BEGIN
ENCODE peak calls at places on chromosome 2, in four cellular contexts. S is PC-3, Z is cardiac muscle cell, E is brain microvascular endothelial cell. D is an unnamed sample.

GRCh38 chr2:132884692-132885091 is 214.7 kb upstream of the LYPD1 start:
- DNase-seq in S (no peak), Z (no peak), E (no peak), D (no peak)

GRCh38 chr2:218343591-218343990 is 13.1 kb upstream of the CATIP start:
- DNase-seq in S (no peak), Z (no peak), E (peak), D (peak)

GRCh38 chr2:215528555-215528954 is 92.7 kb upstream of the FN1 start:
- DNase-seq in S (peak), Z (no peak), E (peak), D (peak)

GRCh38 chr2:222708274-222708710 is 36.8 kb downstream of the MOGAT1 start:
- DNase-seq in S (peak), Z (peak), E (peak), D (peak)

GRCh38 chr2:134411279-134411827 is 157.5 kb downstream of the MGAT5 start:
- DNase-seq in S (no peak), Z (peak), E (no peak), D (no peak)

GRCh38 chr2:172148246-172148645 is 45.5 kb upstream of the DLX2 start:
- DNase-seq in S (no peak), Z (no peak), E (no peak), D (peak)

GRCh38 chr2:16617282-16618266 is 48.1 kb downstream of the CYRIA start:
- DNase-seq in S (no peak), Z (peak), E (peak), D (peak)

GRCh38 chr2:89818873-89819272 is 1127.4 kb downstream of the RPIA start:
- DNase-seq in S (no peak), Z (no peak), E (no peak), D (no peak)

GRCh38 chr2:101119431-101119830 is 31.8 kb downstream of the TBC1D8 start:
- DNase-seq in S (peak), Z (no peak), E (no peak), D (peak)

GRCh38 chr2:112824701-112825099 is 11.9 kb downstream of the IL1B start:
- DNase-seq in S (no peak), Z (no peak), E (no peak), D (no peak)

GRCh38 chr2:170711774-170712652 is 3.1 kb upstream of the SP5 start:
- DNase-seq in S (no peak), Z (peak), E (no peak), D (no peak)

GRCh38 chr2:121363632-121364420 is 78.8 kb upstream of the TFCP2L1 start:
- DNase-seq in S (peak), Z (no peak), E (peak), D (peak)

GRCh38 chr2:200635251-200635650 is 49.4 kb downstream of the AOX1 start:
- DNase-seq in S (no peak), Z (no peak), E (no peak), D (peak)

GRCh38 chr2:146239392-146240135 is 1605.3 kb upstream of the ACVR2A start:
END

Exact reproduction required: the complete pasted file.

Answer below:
ENCODE peak calls at places on chromosome 2, in four cellular contexts. S is PC-3, Z is cardiac muscle cell, E is brain microvascular endothelial cell. D is an unnamed sample.

GRCh38 chr2:132884692-132885091 is 214.7 kb upstream of the LYPD1 start:
- DNase-seq in S (no peak), Z (no peak), E (no peak), D (no peak)

GRCh38 chr2:218343591-218343990 is 13.1 kb upstream of the CATIP start:
- DNase-seq in S (no peak), Z (no peak), E (peak), D (peak)

GRCh38 chr2:215528555-215528954 is 92.7 kb upstream of the FN1 start:
- DNase-seq in S (peak), Z (no peak), E (peak), D (peak)

GRCh38 chr2:222708274-222708710 is 36.8 kb downstream of the MOGAT1 start:
- DNase-seq in S (peak), Z (peak), E (peak), D (peak)

GRCh38 chr2:134411279-134411827 is 157.5 kb downstream of the MGAT5 start:
- DNase-seq in S (no peak), Z (peak), E (no peak), D (no peak)

GRCh38 chr2:172148246-172148645 is 45.5 kb upstream of the DLX2 start:
- DNase-seq in S (no peak), Z (no peak), E (no peak), D (peak)

GRCh38 chr2:16617282-16618266 is 48.1 kb downstream of the CYRIA start:
- DNase-seq in S (no peak), Z (peak), E (peak), D (peak)

GRCh38 chr2:89818873-89819272 is 1127.4 kb downstream of the RPIA start:
- DNase-seq in S (no peak), Z (no peak), E (no peak), D (no peak)

GRCh38 chr2:101119431-101119830 is 31.8 kb downstream of the TBC1D8 start:
- DNase-seq in S (peak), Z (no peak), E (no peak), D (peak)

GRCh38 chr2:112824701-112825099 is 11.9 kb downstream of the IL1B start:
- DNase-seq in S (no peak), Z (no peak), E (no peak), D (no peak)

GRCh38 chr2:170711774-170712652 is 3.1 kb upstream of the SP5 start:
- DNase-seq in S (no peak), Z (peak), E (no peak), D (no peak)

GRCh38 chr2:121363632-121364420 is 78.8 kb upstream of the TFCP2L1 start:
- DNase-seq in S (peak), Z (no peak), E (peak), D (peak)

GRCh38 chr2:200635251-200635650 is 49.4 kb downstream of the AOX1 start:
- DNase-seq in S (no peak), Z (no peak), E (no peak), D (peak)

GRCh38 chr2:146239392-146240135 is 1605.3 kb upstream of the ACVR2A start: